When we’re in the domain of soul, we act with integrity. We are thoughtful and generous, allowing, courageous, and committed. We recognize the value of love and friendship. We admire a small thing well done. We experience moments of awe in the presence of nature and its unrefined beauty. We are open, vulnerable, and heartful. We have the capacity to be moved, and generosity is natural. We are trustworthy and trusting of others, and our self-expression flourishes. We feel at peace within ourselves and are confident that we’re an integral part of a larger, more universal experience, something greater than ourselves.
When we enter the domain of money, there’s often a disconnect from the soulful person we have known ourselves to be. It’s as if we’re suddenly transported to a different playing field where all the rules have changed. In the grip of money, those wonderful qualities of soul seem to be less available. We become smaller. We scramble or race to “get what’s ours.” We often grow selfish, greedy, petty, fearful, or controlling, or sometimes confused, conflicted, and guilty. We see ourselves as winners or losers, powerful or helpless. We let those labels deeply define us in ways that are inaccurate—as if financial wealth and control indicate innate superiority, and lack of them suggests less worth or basic human potential. Visions of possibility dissolve. We become wary and mistrusting, protective of our little piece, helpless, and hopeless. We sometimes feel driven to behave in ways inconsistent with our core values, and unable to act differently.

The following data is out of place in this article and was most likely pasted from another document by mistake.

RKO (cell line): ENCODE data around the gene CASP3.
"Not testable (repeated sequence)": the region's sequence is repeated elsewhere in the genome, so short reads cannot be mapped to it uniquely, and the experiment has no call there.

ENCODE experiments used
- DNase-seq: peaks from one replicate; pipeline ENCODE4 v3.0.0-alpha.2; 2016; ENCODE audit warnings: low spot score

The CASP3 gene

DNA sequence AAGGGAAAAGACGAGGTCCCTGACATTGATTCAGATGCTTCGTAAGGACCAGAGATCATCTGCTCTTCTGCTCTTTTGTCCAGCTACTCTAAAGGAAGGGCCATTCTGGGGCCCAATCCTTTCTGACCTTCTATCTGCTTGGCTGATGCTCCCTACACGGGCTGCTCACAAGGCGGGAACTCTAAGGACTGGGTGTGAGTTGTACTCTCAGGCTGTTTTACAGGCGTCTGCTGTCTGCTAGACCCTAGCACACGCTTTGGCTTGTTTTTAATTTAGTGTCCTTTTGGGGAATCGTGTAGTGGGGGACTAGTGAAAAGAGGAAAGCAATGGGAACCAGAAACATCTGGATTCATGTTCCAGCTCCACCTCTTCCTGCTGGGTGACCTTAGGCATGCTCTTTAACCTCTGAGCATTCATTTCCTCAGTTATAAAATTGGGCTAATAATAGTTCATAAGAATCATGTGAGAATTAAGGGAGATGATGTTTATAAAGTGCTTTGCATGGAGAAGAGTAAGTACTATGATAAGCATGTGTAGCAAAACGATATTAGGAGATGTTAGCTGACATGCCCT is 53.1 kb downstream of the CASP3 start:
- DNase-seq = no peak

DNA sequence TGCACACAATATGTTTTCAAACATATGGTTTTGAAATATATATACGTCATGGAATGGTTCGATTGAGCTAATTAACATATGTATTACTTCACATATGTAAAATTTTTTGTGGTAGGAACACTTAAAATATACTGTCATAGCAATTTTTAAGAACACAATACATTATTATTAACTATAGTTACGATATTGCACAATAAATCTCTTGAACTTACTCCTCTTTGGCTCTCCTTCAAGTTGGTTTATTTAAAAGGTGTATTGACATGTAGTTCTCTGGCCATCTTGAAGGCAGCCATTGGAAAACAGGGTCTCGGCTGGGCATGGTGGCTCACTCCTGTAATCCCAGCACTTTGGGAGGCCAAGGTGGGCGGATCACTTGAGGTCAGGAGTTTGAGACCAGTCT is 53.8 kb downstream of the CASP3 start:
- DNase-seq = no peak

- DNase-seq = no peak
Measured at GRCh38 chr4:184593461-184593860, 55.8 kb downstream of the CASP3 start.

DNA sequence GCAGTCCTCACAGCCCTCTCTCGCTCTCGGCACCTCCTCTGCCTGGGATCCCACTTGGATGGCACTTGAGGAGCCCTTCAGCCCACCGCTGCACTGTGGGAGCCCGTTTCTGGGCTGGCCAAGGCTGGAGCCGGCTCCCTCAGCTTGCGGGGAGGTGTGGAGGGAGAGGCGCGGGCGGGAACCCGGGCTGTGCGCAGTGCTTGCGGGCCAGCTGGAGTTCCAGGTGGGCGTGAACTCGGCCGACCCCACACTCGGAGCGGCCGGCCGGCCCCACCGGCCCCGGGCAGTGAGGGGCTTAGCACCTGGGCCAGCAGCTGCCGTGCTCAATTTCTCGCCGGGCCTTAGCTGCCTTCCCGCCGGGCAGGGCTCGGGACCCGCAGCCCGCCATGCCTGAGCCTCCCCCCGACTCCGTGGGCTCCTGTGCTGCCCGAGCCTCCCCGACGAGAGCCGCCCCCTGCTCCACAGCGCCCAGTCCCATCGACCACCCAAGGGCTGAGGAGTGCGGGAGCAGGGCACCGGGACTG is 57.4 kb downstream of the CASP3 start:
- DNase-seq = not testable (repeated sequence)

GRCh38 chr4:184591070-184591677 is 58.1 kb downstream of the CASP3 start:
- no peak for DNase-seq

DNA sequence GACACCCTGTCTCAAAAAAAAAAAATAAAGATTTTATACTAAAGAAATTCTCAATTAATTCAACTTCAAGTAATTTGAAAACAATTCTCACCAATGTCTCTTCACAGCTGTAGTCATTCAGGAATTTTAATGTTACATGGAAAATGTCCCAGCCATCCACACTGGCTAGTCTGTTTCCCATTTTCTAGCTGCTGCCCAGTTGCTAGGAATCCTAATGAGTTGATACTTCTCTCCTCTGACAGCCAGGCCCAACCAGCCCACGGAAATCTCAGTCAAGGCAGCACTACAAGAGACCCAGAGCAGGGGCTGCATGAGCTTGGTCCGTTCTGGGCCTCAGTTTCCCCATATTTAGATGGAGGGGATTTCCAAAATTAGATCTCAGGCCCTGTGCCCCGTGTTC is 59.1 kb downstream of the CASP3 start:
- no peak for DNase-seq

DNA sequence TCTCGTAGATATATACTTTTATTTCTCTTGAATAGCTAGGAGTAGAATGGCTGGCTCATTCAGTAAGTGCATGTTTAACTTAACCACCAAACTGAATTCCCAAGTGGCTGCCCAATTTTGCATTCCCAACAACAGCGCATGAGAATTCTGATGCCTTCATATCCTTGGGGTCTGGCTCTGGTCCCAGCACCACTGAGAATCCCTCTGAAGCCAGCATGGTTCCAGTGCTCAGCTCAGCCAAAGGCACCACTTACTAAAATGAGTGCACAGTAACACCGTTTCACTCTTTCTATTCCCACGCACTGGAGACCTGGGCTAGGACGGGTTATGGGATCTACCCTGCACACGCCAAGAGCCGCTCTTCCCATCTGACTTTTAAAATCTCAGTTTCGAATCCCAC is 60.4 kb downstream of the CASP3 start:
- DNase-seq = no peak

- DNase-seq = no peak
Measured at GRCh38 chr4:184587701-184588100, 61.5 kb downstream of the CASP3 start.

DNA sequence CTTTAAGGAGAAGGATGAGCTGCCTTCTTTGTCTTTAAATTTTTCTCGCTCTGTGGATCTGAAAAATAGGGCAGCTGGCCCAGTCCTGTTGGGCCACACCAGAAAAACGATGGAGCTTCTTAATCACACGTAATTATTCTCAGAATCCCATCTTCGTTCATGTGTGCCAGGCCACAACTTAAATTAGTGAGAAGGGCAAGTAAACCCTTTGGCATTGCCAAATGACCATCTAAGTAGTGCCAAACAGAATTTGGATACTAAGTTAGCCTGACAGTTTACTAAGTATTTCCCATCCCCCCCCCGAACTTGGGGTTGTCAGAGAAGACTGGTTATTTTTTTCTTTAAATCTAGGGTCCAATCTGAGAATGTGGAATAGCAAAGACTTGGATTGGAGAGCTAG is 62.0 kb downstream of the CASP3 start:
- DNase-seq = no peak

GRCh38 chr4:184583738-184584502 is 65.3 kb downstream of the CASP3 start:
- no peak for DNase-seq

The result is a deep division in our way of being, in our behavior, and in our sense of our own character and integrity. This dichotomy, this break in our truth, not only confuses us around the issue of money, it also keeps us from integrating our inner and outer worlds to experience wholeness in our lives, the exquisite moment when we feel at peace in the moment, a part of and one with life. This quieter experience of wholeness has been largely lost in our culture, overtaken by the noise and scramble around money. The gap exists for all of us—myself included—and is at the very heart of the toughest struggles in life for all of us.
Money Itself Isn’t the Problem.Money itself isn’t bad or good. Money itself doesn’t have power or not have power. It is our interpretation of money, our interaction with it, where the real mischief is, and where we find the real opportunity for self-discovery and personal transformation. The stories I share in my book, The Soul of Money, come from a journey through extremes, from circumstances of stunning wealth and shocking economic poverty, from people and places in continents away from this country. But I have seen the same lessons play out closer to home, in the everyday struggles and choices we make with money, and our expectations, dreams, fears, and disappointments around it.
You may have to look closely to find the money thread in your own story, but it is there and it has meaning. You can begin the process of examination, and transform the mystery of money, and the field of play that money represents, into a different kind of place. Your relationship with money can be a place where you bring your strengths and skills, your highest aspirations, and your deepest and most profound qualities.
Whether we are millionaires or “dollar heirs,” we can actually be great with our money and be great in our relationship with it.
Excerpt from The Soul of Money by Lynne Twist